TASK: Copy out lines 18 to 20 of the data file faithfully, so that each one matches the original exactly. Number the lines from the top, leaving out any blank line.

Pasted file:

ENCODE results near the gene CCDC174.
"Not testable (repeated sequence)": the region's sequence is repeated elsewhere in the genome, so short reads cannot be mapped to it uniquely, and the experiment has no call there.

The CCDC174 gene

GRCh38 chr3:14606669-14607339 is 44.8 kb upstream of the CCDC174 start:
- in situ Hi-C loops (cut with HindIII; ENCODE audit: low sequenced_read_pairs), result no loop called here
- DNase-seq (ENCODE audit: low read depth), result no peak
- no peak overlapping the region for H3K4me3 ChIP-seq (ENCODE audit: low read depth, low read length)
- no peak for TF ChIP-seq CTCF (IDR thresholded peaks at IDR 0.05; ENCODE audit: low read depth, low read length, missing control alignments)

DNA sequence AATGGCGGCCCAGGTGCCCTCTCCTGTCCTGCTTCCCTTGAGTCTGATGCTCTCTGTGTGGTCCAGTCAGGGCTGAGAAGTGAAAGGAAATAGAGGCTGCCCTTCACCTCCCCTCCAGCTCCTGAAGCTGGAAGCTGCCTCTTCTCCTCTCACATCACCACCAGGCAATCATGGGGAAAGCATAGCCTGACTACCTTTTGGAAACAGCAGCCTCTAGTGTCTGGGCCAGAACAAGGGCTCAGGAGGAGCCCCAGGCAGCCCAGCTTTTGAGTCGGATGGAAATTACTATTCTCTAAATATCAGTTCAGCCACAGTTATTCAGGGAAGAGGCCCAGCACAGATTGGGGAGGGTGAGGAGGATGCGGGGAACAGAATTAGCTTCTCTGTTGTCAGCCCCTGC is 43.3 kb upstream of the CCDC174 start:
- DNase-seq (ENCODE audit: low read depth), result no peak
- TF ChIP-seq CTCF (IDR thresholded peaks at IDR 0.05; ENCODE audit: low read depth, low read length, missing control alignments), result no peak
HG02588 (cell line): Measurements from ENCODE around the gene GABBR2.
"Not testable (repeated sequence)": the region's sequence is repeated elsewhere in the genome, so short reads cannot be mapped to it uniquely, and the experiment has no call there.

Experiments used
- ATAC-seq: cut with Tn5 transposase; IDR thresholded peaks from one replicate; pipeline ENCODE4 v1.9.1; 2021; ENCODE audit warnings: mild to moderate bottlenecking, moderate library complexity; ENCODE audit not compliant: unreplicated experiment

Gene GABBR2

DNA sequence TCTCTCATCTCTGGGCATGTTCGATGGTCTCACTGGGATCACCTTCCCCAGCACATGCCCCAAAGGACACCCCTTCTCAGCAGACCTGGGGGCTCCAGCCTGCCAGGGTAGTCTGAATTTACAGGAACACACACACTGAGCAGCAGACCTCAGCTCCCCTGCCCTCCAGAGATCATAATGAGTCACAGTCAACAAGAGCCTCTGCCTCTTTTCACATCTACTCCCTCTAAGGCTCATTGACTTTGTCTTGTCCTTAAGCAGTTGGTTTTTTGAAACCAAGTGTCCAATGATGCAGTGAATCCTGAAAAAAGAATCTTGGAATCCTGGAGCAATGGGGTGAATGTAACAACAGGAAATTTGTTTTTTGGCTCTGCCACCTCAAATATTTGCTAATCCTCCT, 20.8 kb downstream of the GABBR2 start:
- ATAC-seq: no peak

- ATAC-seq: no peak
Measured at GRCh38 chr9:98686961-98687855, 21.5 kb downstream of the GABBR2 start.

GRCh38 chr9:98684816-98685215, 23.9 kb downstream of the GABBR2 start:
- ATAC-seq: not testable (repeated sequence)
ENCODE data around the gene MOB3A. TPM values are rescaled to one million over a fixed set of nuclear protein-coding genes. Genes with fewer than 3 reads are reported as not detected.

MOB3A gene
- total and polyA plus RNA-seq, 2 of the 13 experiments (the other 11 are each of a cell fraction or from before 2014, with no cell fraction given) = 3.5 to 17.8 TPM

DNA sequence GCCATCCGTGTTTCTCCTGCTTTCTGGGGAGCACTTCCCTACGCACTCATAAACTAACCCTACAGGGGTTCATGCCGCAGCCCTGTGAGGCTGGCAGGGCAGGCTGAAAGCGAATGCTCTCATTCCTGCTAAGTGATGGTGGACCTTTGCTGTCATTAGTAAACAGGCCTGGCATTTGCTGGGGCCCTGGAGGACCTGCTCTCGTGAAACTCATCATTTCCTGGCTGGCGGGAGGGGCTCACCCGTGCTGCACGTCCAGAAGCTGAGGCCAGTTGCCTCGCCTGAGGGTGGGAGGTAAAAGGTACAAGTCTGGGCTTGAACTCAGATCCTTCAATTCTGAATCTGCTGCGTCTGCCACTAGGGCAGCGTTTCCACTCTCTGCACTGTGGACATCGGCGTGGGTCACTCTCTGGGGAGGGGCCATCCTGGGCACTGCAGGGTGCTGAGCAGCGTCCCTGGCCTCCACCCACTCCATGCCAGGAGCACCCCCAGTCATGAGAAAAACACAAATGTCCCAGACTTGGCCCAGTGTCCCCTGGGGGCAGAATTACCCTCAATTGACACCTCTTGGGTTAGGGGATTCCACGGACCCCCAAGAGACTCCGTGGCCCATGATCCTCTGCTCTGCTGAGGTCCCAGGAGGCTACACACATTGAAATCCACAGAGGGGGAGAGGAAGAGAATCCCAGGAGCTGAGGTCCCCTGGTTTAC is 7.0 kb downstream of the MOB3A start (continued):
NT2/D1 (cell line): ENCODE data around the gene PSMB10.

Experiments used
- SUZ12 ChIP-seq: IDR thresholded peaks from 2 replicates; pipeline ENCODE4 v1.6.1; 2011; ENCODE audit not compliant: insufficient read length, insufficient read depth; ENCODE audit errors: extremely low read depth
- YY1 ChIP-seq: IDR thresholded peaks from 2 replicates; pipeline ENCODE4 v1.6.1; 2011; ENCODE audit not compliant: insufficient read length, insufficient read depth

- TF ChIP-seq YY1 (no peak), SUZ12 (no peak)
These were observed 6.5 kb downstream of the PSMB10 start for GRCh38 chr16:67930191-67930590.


- ATAC-seq: no peak

- ATAC-seq: no peak
Measured at GRCh38 chr9:98686961-98687855, 21.5 kb downstream of the GABBR2 start.